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Unformatted text preview: An (nstep) walk1 is an ordered string of nodes {i0 , i1 , . . . in }, n ≥ 1, in
which there is a directed arc from im−1 to im for each m, 1 ≤ m ≤ n. A path is a walk
in which the nodes are distinct. A cycle is a walk in which the ﬁrst and last nodes are the
same and the other nodes are distinct.
Note that a walk can start and end on the same node, whereas a path cannot. Also the
number of steps in a walk can be arbitrarily large, whereas a path can have at most M − 1
steps and a cycle at most M steps.
Deﬁnition 4.3. A state j is accessible from i (abbreviated as i → j ) if there is a walk in
the graph from i to j .
For example, in ﬁgure 4.1(a), there is a walk from node 1 to node 3 (passing through node
2), so state 3 is accessible from 1. There is no walk from node 5 to 3, so state 3 is not
accessible from 5. State 2, for example, is accessible from itself, but state 6 is not accessible
from itself. To see the probabilistic meaning of accessibility, suppose that a walk i0 , i1 , . . . in
exists from node i0 to in . Then, conditional on X0 = i0 , there is a positive probability,
Pi0 i1 , that X1 = i1 , and consequently (since Pi1 i2 > 0), there is a positive probability that
1 We are interested here only in directed graphs, and thus undirected walks and paths do not arise. 142 CHAPTER 4. FINITESTATE MARKOV CHAINS X2 = i2 . Continuing this argument there is a positive probability that Xn = in , so that
Pr {Xn =in  X0 =i0 } > 0. Similarly, if Pr {Xn =in  X0 =i0 } > 0, then there is an nstep
walk from i0 to in . Summarizing, i → j if and only if (iﬀ ) Pr {Xn =j  X0 =i} > 0 for some
n
n
n ≥ 1. We denote Pr {Xn =j  X0 =i} by Pij . Thus, for n ≥ 1, Pij > 0 iﬀ the graph has an n
step walk from i to j (perhaps visiting the same node more than once). For the example in
2
n
Figure 4.1(a), P13 = P12 P23 > 0. On the other hand, P53 = 0 for all n ≥ 1. An important
relation that we use often in what follows is that if there is an nstep walk from state i to j
and an mstep walk from state j to k, then there is a walk of m + n steps from i to k. Thus
n
Pij > 0 and Pm > 0 imply
jk Pn+m > 0.
ik (4.4) i → k. (4.5) This also shows that
i → j and j → k imply Deﬁnition 4.4. Two distinct states i and j communicate (abbreviated i ↔ j ) if i is accessible from j and j is accessible from i.
An important fact about communicating states is that if i ↔ j and m ↔ j then i ↔ m. To
see this, note that i ↔ j and m ↔ j imply that i → j and j → m, so that i → m. Similarly,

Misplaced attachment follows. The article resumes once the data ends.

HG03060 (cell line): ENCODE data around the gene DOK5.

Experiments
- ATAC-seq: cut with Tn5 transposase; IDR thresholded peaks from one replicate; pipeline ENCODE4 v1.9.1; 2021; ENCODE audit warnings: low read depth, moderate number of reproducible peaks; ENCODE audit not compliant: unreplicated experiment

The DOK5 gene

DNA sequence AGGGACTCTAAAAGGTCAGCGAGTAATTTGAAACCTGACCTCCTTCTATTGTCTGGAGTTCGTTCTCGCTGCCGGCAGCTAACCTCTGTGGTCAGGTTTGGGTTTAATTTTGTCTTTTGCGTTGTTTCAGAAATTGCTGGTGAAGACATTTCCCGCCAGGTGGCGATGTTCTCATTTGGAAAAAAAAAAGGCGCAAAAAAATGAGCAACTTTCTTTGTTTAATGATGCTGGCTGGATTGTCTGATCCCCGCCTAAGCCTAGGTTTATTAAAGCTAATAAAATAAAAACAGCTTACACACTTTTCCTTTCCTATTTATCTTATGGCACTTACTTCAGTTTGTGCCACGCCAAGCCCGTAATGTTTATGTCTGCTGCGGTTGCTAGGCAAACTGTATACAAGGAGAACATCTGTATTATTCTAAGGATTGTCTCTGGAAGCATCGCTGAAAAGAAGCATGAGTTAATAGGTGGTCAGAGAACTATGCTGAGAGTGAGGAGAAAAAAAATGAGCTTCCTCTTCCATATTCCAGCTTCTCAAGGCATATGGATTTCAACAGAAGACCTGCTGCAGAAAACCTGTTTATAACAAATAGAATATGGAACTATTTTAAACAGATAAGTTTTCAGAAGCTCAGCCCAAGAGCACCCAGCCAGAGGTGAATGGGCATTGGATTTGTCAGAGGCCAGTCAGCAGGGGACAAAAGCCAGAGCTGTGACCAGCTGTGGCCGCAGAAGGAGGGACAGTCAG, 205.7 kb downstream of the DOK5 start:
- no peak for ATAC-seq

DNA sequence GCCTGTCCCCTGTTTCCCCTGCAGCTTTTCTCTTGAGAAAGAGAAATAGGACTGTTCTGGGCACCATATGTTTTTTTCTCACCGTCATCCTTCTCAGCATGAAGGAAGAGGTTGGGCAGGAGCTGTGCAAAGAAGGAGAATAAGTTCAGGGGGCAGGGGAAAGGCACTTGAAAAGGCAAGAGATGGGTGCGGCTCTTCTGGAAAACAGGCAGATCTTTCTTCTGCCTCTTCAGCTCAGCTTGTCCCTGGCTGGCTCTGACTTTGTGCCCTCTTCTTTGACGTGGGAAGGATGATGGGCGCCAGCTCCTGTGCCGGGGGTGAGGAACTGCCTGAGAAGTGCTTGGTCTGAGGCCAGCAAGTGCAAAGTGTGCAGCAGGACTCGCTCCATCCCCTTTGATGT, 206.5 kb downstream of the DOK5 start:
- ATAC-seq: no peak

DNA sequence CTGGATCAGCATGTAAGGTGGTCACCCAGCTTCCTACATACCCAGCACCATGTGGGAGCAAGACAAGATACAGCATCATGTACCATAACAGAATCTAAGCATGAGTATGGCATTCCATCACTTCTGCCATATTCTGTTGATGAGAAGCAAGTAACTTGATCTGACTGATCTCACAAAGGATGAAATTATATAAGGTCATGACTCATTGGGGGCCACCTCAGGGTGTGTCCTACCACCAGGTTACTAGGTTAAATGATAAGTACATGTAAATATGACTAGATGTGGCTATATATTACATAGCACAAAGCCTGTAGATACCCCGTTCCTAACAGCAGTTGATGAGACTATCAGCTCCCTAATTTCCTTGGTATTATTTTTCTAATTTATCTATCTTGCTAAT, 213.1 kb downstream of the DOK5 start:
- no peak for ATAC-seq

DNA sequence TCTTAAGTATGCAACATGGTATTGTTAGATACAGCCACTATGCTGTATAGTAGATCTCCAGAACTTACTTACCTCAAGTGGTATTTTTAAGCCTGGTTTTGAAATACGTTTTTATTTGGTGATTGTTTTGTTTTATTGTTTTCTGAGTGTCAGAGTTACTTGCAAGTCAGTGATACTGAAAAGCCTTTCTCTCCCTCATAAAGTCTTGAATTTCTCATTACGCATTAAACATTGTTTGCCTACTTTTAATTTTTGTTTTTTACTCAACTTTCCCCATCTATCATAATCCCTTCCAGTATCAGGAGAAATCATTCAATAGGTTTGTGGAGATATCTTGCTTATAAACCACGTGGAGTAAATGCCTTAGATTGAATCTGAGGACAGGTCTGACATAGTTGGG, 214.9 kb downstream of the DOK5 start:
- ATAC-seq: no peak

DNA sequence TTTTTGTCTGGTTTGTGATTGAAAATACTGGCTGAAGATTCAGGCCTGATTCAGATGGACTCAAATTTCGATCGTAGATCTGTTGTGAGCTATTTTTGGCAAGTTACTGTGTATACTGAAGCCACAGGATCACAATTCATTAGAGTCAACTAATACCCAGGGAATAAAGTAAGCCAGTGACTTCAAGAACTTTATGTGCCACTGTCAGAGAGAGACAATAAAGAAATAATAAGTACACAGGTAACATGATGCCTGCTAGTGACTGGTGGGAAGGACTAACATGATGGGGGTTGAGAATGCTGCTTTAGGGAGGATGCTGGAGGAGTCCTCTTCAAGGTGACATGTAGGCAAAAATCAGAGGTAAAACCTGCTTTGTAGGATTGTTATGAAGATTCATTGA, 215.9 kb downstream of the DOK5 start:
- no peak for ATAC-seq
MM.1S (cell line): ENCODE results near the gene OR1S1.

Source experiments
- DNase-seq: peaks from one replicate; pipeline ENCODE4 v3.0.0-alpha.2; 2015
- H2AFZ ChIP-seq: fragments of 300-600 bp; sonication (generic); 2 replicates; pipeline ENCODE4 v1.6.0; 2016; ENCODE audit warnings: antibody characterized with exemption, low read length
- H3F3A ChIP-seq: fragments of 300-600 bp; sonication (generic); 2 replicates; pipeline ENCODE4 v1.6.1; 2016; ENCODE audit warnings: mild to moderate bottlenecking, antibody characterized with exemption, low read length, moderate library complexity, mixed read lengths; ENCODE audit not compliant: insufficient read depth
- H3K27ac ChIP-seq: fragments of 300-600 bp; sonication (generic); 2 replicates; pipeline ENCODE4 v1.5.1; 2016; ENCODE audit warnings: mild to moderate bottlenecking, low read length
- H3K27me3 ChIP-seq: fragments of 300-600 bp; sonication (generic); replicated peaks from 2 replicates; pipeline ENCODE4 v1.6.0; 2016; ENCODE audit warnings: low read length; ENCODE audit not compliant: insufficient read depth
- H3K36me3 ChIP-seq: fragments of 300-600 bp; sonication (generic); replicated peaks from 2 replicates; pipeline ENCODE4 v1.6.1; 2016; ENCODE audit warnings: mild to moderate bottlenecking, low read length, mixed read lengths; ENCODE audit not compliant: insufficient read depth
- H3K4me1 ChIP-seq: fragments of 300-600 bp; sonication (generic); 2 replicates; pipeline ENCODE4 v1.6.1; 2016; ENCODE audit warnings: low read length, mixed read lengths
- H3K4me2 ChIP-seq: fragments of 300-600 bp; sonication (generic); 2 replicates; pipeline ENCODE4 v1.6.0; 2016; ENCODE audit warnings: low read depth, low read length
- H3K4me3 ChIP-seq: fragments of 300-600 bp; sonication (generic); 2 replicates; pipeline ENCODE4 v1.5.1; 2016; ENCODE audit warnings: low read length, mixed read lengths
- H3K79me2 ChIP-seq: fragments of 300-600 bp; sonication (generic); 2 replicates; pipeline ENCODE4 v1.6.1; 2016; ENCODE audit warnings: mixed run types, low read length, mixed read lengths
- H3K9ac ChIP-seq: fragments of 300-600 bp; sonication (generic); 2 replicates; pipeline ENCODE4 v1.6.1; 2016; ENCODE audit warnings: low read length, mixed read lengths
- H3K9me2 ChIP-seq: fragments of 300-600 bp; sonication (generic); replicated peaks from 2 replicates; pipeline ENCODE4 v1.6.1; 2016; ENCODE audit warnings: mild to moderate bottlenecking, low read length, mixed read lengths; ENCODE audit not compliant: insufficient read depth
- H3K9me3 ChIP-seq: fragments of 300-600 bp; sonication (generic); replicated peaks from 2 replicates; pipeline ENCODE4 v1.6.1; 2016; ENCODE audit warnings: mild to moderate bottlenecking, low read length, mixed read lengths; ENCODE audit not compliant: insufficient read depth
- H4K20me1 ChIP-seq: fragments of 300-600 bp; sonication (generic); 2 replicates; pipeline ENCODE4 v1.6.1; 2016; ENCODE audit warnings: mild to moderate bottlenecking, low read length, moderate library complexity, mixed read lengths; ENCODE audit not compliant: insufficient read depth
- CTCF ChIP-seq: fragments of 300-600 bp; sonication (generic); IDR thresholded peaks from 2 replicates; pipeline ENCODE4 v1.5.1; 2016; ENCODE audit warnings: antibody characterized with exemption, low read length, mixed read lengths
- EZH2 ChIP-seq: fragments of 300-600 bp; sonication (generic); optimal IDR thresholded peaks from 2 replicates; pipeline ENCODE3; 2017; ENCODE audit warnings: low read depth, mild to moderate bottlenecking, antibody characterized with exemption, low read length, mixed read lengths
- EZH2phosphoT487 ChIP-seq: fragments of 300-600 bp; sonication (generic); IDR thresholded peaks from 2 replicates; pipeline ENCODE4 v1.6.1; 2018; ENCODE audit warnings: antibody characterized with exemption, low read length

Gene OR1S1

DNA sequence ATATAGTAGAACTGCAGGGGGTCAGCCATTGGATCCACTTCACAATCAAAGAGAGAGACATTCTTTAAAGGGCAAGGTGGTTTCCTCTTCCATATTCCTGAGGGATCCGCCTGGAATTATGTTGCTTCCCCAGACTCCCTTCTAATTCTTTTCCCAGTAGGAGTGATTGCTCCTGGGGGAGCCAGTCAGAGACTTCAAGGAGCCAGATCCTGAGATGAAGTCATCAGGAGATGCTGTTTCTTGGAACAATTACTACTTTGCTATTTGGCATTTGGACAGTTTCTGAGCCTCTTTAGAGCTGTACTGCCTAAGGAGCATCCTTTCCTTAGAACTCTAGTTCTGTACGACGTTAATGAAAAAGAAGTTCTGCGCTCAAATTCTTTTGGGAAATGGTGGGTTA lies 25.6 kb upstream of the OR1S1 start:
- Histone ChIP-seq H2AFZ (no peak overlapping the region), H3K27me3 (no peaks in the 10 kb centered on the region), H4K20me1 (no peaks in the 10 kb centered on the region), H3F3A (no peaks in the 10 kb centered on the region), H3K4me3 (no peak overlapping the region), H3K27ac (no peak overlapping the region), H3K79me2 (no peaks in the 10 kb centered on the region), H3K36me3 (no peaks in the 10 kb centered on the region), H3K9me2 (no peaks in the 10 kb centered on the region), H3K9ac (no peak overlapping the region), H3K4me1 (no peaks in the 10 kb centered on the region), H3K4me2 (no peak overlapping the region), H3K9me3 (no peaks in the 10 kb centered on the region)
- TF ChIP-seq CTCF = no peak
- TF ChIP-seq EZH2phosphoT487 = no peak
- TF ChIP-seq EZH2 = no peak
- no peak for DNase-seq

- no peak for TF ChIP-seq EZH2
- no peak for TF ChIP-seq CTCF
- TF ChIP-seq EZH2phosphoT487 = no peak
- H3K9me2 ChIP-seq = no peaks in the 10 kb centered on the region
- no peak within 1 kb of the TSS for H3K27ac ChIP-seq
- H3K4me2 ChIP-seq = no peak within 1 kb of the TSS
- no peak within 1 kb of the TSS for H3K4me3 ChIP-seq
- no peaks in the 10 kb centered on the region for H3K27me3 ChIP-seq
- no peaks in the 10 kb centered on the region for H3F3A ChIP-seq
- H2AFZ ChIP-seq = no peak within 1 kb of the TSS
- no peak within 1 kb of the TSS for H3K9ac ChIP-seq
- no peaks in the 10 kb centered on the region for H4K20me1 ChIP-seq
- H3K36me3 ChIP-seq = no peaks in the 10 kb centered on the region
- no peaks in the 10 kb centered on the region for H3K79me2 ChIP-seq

m → i, so i ↔ m.
Deﬁnition 4.5. A class T of states is a nonempty set of states such that for each state
i ∈ T , i communicates with each j ∈ T (except perhaps itself ) amd does not communicate
with any j ∈ T .
/
For the example of Fig. 4.1(a), {1, 2, 3, 4} is one class of states, {5} is another, and {6} is
another. Note that state 6 does not communicate with itself, but {6} is still considered to
be a class. The entire set of states in a given Markov chain is partitioned into one or more
disjoint classes in this way.
Deﬁnition 4.6. For ﬁnitestate Markov chains, a recurrent state is a state i that is accessible from al l states that are accessible from i (i is recurrent if i → j implies that j → i).
A transient state is a state that is not recurrent.
Recurrent and transient states for Markov chains with a countably inﬁnite set of states will
be deﬁned in the next chapter.
According to the deﬁnition, a state i in a ﬁnitestate Markov chain is recurrent if there
is no possibility of going to a state j from which there can be no return. As we shall see
later, if a Markov chain ever enters a recurrent state, it returns to that state eventually
with probability 1, and thus keeps returning inﬁnitely often (in fact, this property serves as
the deﬁnition of recurrence for Markov chains without the ﬁnitestate restriction). A state
i is transient if there is some j that is accessible from i but from which there is no possible
return. Each time the system returns to i, there is a possibility of going to j ; eventually
this possibility will occur, and then no more returns to i can occur (this can be thought of
as a mathematical form of Murphy’s law). 4.2. CLASSIFICATION OF STATES 143 Theorem 4.1. For ﬁnitestate Markov chains, either al l states in a class are transient or
al l are recurrent.2
Proof: Assume that state i is transient (i.e., for some j , i → j but j 6→ i) and suppose
that i and m are in the same class (i.e., i ↔ m). Then m → i and i → j , so m → j . Now
if j → m, then the walk from j to m could be extended to i; this is a contradiction, and
therefore there is no walk from j to m, and m is transient. Since we have just shown that
all nodes in a class are transient if any are, it follows that the states in a class are either all
recurrent or all transient.
For the example of ﬁg. 4.1(a), {1, 2, 3, 4} is a transient class and {5} is a recurrent class.
In terms of the graph of a Markov chain,...
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This note was uploaded on 09/27/2010 for the course EE 229 taught by Professor R.srikant during the Spring '09 term at University of Illinois, Urbana Champaign.
 Spring '09
 R.Srikant

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